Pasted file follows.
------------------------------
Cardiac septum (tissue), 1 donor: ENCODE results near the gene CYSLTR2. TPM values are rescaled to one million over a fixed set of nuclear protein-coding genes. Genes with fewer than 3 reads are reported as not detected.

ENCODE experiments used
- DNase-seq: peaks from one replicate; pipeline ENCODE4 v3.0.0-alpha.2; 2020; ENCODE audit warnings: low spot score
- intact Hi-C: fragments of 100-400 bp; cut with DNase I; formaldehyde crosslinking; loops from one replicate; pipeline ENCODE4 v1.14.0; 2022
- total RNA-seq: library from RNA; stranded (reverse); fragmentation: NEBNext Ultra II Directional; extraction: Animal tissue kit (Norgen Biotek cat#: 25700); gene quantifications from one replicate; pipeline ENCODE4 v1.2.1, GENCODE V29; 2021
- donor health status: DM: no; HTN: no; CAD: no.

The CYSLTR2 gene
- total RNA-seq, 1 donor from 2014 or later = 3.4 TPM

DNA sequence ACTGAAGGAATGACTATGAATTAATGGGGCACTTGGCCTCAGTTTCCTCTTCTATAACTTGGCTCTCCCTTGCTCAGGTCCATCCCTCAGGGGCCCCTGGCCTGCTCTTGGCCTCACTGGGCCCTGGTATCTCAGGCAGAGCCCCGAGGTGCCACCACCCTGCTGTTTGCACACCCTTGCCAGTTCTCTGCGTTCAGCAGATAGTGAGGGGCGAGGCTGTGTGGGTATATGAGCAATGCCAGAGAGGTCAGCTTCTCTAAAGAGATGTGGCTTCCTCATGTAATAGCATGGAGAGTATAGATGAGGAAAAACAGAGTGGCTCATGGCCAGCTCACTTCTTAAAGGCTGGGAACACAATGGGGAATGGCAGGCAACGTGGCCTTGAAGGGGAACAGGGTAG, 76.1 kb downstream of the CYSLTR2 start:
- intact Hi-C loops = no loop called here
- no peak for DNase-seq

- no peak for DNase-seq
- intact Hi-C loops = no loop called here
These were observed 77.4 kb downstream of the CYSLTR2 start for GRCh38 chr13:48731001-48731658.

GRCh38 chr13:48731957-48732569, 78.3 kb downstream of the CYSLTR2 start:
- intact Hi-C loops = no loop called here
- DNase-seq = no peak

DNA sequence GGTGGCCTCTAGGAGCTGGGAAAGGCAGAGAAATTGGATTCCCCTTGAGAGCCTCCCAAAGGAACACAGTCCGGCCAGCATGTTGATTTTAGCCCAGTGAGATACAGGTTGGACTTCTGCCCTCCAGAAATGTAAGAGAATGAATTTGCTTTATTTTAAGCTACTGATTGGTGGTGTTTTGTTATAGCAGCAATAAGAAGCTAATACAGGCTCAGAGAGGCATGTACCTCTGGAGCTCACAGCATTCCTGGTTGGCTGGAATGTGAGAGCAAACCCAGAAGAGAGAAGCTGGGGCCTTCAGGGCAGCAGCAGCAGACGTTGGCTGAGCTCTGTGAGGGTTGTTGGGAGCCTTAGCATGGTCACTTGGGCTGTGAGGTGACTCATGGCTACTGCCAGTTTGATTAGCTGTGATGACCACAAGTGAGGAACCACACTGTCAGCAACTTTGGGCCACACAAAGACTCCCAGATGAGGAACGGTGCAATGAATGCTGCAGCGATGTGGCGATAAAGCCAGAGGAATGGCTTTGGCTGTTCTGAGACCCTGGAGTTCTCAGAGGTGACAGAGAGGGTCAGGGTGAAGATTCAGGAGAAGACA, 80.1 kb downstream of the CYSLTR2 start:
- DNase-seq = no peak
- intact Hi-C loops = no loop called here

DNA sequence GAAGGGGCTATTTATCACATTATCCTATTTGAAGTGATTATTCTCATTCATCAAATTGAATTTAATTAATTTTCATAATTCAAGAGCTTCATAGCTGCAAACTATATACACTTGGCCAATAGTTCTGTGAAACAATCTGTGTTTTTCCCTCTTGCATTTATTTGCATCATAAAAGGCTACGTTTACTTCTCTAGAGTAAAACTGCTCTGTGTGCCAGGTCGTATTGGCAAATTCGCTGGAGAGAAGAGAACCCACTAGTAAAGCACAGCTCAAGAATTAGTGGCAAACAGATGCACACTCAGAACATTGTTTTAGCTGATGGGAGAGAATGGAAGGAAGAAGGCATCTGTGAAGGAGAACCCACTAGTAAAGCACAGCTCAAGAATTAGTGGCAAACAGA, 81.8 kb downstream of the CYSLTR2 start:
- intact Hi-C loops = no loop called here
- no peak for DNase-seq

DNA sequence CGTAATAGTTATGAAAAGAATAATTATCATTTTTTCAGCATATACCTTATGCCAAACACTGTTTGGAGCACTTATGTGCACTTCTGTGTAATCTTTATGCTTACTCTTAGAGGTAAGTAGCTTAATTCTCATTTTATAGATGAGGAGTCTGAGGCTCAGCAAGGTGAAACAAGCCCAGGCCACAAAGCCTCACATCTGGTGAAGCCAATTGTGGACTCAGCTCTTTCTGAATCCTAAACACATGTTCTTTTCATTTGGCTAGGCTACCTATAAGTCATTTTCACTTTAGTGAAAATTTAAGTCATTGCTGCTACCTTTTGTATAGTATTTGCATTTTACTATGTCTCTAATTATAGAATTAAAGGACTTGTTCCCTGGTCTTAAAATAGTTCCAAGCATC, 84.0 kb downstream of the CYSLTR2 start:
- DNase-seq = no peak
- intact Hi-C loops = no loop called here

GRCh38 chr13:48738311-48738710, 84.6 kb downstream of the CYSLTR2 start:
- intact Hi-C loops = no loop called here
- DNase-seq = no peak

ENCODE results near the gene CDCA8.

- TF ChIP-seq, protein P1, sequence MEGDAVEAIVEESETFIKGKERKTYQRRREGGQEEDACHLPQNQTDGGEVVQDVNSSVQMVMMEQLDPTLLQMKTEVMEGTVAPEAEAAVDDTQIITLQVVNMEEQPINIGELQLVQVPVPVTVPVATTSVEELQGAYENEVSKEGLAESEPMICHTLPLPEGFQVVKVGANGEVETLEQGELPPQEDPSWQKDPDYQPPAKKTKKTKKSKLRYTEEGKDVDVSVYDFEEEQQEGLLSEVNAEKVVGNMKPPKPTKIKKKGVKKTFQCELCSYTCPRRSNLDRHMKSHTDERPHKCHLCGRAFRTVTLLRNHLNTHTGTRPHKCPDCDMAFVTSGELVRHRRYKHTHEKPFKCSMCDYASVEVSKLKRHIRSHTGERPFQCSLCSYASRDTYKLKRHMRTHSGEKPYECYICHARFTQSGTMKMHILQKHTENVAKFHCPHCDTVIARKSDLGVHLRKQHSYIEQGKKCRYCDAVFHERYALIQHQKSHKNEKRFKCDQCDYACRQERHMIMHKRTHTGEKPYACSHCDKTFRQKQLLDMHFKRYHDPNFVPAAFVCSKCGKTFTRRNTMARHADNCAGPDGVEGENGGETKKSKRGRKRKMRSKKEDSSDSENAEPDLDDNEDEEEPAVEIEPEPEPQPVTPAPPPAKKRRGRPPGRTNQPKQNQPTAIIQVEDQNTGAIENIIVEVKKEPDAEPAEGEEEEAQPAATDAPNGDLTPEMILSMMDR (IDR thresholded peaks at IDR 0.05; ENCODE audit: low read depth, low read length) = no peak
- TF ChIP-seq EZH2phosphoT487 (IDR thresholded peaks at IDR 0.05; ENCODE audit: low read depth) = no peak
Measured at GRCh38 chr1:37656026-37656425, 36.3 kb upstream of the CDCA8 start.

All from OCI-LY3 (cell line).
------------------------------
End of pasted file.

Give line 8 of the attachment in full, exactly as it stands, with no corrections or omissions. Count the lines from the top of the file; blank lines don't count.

- total RNA-seq, 1 donor from 2014 or later = 3.4 TPM